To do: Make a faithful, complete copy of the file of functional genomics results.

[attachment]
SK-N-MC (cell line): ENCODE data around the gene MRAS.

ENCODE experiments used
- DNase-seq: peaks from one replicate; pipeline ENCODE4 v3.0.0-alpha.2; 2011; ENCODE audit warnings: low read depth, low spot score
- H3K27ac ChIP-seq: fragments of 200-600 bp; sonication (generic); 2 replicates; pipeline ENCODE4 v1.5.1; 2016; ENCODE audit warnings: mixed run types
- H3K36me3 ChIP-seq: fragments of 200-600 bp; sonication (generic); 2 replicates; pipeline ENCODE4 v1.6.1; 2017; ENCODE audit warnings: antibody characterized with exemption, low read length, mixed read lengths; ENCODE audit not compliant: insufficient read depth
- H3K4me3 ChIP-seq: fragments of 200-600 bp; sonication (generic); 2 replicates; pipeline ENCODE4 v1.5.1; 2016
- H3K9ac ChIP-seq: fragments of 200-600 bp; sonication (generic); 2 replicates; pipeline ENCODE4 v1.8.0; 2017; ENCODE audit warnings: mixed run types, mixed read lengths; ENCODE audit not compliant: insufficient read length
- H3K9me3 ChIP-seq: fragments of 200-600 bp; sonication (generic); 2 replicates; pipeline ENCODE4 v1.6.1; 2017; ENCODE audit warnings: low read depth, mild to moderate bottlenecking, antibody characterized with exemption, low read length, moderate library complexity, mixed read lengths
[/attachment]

SK-N-MC (cell line): ENCODE data around the gene MRAS.

ENCODE experiments used
- DNase-seq: peaks from one replicate; pipeline ENCODE4 v3.0.0-alpha.2; 2011; ENCODE audit warnings: low read depth, low spot score
- H3K27ac ChIP-seq: fragments of 200-600 bp; sonication (generic); 2 replicates; pipeline ENCODE4 v1.5.1; 2016; ENCODE audit warnings: mixed run types
- H3K36me3 ChIP-seq: fragments of 200-600 bp; sonication (generic); 2 replicates; pipeline ENCODE4 v1.6.1; 2017; ENCODE audit warnings: antibody characterized with exemption, low read length, mixed read lengths; ENCODE audit not compliant: insufficient read depth
- H3K4me3 ChIP-seq: fragments of 200-600 bp; sonication (generic); 2 replicates; pipeline ENCODE4 v1.5.1; 2016
- H3K9ac ChIP-seq: fragments of 200-600 bp; sonication (generic); 2 replicates; pipeline ENCODE4 v1.8.0; 2017; ENCODE audit warnings: mixed run types, mixed read lengths; ENCODE audit not compliant: insufficient read length
- H3K9me3 ChIP-seq: fragments of 200-600 bp; sonication (generic); 2 replicates; pipeline ENCODE4 v1.6.1; 2017; ENCODE audit warnings: low read depth, mild to moderate bottlenecking, antibody characterized with exemption, low read length, moderate library complexity, mixed read lengths